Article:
It was on June 28 last year that Bill C-311, a private member's bill introduced by Conservative MP Dan Albas, finally changed the laws so that it was no longer illegal for Canadians to ship or carry wine across provincial borders.
In part, the move was hoped to allow better access to wines made in this country for all Canadians — to foster a national wine identity that is currently somewhat fractured. BC and Ontario wines do well in their respective provinces, and here in Manitoba (sort of halfway between the two wine regions) we're in a unique position in that we get a handful of wines from both provinces through Manitoba Liquor Marts and private wine stores.
But smaller wineries often don't have the marketing power or prowess to venture into the provincial liquor board system, or make wine in relatively small quantities. Visitors to these types of wineries looking to bring wine home often couldn't because of luggage restrictions when flying, or the prohibitive rules around shipping the wine directly to their own door.
Bill C-311 essentially removed Ottawa from the equation, putting the onus on the provinces to make the decision as to whether or not to allow the interprovincial shipment of wine. To be clear, every province has a personal exemption for bringing wine back from another province as long as you're with the product — C-311 is more about the shipping angle of things.
A website called Wine Law has an extensive province-by-province breakdown of rules and regulations surrounding the importation of wine — see it here.
Over the course of the last year, only two provinces have changed and/or clarified their position when it comes to the interprovincial shipping of wine — BC and Manitoba. (Nova Scotia passed legislation that moves the province toward increased freedom when it comes to having wine shipped directly to consumers, but it appears to be in limbo.)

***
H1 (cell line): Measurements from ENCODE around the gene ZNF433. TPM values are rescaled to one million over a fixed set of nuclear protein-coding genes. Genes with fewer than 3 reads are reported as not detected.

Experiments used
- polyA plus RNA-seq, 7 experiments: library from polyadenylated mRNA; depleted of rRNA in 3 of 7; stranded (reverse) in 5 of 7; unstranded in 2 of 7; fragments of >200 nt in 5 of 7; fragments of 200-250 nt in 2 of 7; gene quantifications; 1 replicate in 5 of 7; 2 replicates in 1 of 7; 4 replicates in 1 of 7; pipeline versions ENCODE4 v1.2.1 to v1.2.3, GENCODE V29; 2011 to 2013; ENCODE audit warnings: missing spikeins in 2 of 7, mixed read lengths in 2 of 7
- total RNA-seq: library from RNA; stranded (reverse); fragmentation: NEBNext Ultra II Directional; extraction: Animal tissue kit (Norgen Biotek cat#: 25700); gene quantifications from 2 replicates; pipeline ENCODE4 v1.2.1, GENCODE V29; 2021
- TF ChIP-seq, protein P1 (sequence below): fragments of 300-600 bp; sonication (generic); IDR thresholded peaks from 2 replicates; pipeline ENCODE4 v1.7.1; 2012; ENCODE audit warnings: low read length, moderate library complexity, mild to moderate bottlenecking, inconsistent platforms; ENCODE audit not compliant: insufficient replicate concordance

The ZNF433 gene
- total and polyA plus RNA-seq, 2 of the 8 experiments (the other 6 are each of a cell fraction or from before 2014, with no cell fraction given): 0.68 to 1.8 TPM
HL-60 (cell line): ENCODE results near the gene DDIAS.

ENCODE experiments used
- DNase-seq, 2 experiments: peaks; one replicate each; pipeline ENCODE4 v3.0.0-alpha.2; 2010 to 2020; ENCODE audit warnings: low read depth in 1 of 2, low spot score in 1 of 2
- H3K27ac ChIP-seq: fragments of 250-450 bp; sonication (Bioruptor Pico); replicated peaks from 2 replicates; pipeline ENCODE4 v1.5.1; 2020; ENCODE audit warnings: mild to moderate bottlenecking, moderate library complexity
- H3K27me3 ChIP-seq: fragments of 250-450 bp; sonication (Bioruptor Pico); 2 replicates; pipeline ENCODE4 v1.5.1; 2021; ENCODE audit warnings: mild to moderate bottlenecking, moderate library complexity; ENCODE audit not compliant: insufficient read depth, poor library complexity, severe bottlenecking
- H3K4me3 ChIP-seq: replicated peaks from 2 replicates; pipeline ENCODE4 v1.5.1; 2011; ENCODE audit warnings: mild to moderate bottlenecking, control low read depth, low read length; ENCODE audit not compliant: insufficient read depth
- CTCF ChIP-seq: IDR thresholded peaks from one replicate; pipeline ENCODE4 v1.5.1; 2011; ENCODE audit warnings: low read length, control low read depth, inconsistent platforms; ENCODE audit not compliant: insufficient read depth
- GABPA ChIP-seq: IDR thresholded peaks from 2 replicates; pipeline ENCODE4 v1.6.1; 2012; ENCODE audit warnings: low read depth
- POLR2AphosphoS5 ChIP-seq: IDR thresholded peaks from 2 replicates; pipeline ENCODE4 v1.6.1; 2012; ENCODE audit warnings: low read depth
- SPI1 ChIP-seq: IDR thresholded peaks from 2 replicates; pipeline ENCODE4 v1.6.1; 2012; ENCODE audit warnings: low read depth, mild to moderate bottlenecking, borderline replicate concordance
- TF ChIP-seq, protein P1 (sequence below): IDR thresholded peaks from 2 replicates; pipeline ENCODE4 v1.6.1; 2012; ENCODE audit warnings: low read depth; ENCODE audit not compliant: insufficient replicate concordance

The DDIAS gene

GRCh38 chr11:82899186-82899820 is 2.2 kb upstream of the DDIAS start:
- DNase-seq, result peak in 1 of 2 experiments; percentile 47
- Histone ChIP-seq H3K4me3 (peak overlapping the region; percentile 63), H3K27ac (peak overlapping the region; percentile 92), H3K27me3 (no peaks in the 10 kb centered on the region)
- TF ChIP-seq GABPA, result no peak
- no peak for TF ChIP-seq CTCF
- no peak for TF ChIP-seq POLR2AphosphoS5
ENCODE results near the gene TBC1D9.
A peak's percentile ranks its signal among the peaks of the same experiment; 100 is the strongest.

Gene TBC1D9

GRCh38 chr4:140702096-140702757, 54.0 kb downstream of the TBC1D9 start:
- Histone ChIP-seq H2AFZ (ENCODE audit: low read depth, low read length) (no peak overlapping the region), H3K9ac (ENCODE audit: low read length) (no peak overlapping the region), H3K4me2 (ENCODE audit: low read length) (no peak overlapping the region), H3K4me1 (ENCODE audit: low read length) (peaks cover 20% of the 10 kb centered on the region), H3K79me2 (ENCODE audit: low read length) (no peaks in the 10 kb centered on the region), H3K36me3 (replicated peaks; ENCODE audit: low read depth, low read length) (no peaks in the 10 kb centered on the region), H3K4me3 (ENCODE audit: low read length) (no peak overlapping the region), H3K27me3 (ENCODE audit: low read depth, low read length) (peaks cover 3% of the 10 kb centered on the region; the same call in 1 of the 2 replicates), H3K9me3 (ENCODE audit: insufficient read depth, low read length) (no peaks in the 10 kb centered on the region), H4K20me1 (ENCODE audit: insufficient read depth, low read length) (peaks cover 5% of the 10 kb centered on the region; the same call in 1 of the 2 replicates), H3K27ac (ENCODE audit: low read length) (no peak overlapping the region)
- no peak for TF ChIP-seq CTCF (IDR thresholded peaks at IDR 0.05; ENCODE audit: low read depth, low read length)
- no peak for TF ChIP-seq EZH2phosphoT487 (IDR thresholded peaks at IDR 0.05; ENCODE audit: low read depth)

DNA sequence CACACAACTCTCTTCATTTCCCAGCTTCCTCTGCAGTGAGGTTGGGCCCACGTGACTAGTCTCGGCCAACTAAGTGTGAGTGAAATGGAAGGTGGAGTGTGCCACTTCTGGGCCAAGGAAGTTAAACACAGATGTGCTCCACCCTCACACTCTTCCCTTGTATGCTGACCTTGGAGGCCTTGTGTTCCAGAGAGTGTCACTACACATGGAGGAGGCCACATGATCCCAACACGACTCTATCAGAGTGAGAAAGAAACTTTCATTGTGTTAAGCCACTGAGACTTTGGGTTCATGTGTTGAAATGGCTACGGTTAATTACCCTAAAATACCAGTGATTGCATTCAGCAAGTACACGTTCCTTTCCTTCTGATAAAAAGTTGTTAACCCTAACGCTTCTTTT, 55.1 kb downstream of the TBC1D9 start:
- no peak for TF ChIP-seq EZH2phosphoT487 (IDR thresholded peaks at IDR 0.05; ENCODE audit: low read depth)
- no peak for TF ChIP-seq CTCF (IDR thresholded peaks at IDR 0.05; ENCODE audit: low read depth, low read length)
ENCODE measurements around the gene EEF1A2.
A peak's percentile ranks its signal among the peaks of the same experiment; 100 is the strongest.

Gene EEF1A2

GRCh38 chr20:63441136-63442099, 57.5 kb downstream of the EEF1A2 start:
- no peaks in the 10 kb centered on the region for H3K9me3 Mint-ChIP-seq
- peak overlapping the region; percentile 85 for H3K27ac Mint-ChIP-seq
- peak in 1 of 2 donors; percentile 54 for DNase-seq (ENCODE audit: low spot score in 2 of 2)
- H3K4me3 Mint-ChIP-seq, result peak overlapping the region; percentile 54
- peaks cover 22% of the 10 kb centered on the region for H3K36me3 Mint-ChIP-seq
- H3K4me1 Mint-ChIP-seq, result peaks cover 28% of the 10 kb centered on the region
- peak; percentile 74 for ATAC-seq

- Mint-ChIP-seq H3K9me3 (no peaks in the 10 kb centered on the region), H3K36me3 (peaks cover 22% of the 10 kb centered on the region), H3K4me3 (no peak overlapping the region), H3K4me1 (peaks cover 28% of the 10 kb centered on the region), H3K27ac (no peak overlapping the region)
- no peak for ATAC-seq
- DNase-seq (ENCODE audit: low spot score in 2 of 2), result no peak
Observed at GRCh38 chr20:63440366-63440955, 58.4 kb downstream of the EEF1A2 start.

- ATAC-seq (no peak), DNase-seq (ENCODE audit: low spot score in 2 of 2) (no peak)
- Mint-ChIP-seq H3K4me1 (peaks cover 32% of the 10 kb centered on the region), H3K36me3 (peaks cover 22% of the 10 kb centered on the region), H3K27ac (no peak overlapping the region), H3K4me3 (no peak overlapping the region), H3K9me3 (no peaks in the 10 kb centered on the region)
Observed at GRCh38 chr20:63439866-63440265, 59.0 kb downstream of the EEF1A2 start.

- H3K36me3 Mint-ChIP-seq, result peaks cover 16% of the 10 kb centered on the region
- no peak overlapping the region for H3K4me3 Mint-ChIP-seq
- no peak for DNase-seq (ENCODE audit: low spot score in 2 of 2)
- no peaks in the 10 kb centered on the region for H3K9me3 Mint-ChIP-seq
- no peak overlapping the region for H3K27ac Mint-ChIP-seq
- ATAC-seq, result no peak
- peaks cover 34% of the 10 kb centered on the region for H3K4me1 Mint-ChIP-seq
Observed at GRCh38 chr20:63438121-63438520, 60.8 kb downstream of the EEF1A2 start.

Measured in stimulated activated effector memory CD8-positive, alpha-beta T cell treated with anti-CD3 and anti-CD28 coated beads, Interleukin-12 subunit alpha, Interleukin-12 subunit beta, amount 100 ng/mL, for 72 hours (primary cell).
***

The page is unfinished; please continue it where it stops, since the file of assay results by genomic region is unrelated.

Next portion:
Provided a Canadian winery ships their wine out-of-province, Manitobans can go to the winery's website, place an order and have it show up on their doorstep. And all this happened without sales of Canadian wine taking a hit at the retail level. In their annual industry breakfast held during the Winnipeg Wine Festival, Manitoba Liquor Marts reported an 11 per cent increase in the sales of Canadian VQA wine over the previous year.
Granted, some of that bump is likely due to the fact the theme regions at the 2012 festival were BC and Ontario. However, I'd be shocked to see that number go down much, if at all — consumers are more curious (and knowledgeable) than ever about Canadian VQA wines.
I recently returned from judging at WineAlign's inaugural National Wine Awards of Canada in Niagara-on-the-Lake, and I can say with great certainty that Canadian wine continues to get better and better. And I'm not talking about icewine here — it's reds and whites from Ontario and BC (as well as whites/bubblies from Nova Scotia and some fruit wines from Quebec) that continue to improve in quality here. See this weekend's column for more.
Many of the wines we judged at the competition aren't available at the retail level in Manitoba, but once the results are released in the fall we'll be able to order the wines directly from the wineries, unlike imbibers in most other provinces.
To learn more about interprovincial wine shipping laws, check out freemygrapes.ca. It has been the hub of info and activism when it comes to all things to do with inter-provincial wine shipping (they put together the cute little graphic I've included).
Oh, and in honour of the anniversary of C-311, a Twitter campaign with the hashtag #CdnWineDay (or #CanadianWineDay) has been started so people can raise a glass of Canadian wine to celebrate the milestone. The day also has its own Twitter account.